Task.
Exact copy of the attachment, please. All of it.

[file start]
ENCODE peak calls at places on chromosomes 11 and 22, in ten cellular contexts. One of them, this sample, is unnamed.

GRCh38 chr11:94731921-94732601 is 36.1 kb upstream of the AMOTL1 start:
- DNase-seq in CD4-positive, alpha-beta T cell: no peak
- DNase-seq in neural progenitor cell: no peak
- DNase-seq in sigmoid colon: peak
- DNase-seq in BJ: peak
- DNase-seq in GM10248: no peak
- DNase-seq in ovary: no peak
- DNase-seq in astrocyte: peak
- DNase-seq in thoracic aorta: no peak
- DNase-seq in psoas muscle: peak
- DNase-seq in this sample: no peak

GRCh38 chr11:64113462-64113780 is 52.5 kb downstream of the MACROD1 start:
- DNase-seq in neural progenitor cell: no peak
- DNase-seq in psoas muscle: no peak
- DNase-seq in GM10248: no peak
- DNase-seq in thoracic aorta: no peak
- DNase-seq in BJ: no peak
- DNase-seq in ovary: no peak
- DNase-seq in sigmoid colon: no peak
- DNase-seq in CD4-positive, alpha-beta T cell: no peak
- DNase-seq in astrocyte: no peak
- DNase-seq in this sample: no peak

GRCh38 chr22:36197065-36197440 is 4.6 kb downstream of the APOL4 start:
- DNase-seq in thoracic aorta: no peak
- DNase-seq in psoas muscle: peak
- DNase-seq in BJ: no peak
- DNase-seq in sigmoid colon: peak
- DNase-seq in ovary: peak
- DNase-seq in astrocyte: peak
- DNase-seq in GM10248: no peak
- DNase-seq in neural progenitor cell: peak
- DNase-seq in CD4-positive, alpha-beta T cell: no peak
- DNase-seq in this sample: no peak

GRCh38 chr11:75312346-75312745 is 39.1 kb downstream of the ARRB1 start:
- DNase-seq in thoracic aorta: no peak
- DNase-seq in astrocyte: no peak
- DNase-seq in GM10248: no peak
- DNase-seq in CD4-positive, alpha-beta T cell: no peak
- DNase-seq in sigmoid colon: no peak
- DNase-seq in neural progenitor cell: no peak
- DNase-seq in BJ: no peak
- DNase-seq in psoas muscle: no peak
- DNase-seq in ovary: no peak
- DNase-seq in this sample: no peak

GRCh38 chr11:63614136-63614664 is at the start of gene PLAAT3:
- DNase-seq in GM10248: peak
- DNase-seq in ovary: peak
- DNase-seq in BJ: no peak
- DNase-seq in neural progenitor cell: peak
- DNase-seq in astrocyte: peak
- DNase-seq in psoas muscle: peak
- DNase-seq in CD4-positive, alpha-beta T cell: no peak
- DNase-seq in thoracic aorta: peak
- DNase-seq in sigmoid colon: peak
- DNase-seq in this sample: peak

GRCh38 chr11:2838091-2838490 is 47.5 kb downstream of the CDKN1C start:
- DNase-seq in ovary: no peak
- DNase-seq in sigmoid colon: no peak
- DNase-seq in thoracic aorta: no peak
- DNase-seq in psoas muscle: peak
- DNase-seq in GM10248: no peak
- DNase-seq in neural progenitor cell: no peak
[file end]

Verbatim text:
ENCODE peak calls at places on chromosomes 11 and 22, in ten cellular contexts. One of them, this sample, is unnamed.

GRCh38 chr11:94731921-94732601 is 36.1 kb upstream of the AMOTL1 start:
- DNase-seq in CD4-positive, alpha-beta T cell: no peak
- DNase-seq in neural progenitor cell: no peak
- DNase-seq in sigmoid colon: peak
- DNase-seq in BJ: peak
- DNase-seq in GM10248: no peak
- DNase-seq in ovary: no peak
- DNase-seq in astrocyte: peak
- DNase-seq in thoracic aorta: no peak
- DNase-seq in psoas muscle: peak
- DNase-seq in this sample: no peak

GRCh38 chr11:64113462-64113780 is 52.5 kb downstream of the MACROD1 start:
- DNase-seq in neural progenitor cell: no peak
- DNase-seq in psoas muscle: no peak
- DNase-seq in GM10248: no peak
- DNase-seq in thoracic aorta: no peak
- DNase-seq in BJ: no peak
- DNase-seq in ovary: no peak
- DNase-seq in sigmoid colon: no peak
- DNase-seq in CD4-positive, alpha-beta T cell: no peak
- DNase-seq in astrocyte: no peak
- DNase-seq in this sample: no peak

GRCh38 chr22:36197065-36197440 is 4.6 kb downstream of the APOL4 start:
- DNase-seq in thoracic aorta: no peak
- DNase-seq in psoas muscle: peak
- DNase-seq in BJ: no peak
- DNase-seq in sigmoid colon: peak
- DNase-seq in ovary: peak
- DNase-seq in astrocyte: peak
- DNase-seq in GM10248: no peak
- DNase-seq in neural progenitor cell: peak
- DNase-seq in CD4-positive, alpha-beta T cell: no peak
- DNase-seq in this sample: no peak

GRCh38 chr11:75312346-75312745 is 39.1 kb downstream of the ARRB1 start:
- DNase-seq in thoracic aorta: no peak
- DNase-seq in astrocyte: no peak
- DNase-seq in GM10248: no peak
- DNase-seq in CD4-positive, alpha-beta T cell: no peak
- DNase-seq in sigmoid colon: no peak
- DNase-seq in neural progenitor cell: no peak
- DNase-seq in BJ: no peak
- DNase-seq in psoas muscle: no peak
- DNase-seq in ovary: no peak
- DNase-seq in this sample: no peak

GRCh38 chr11:63614136-63614664 is at the start of gene PLAAT3:
- DNase-seq in GM10248: peak
- DNase-seq in ovary: peak
- DNase-seq in BJ: no peak
- DNase-seq in neural progenitor cell: peak
- DNase-seq in astrocyte: peak
- DNase-seq in psoas muscle: peak
- DNase-seq in CD4-positive, alpha-beta T cell: no peak
- DNase-seq in thoracic aorta: peak
- DNase-seq in sigmoid colon: peak
- DNase-seq in this sample: peak

GRCh38 chr11:2838091-2838490 is 47.5 kb downstream of the CDKN1C start:
- DNase-seq in ovary: no peak
- DNase-seq in sigmoid colon: no peak
- DNase-seq in thoracic aorta: no peak
- DNase-seq in psoas muscle: peak
- DNase-seq in GM10248: no peak
- DNase-seq in neural progenitor cell: no peak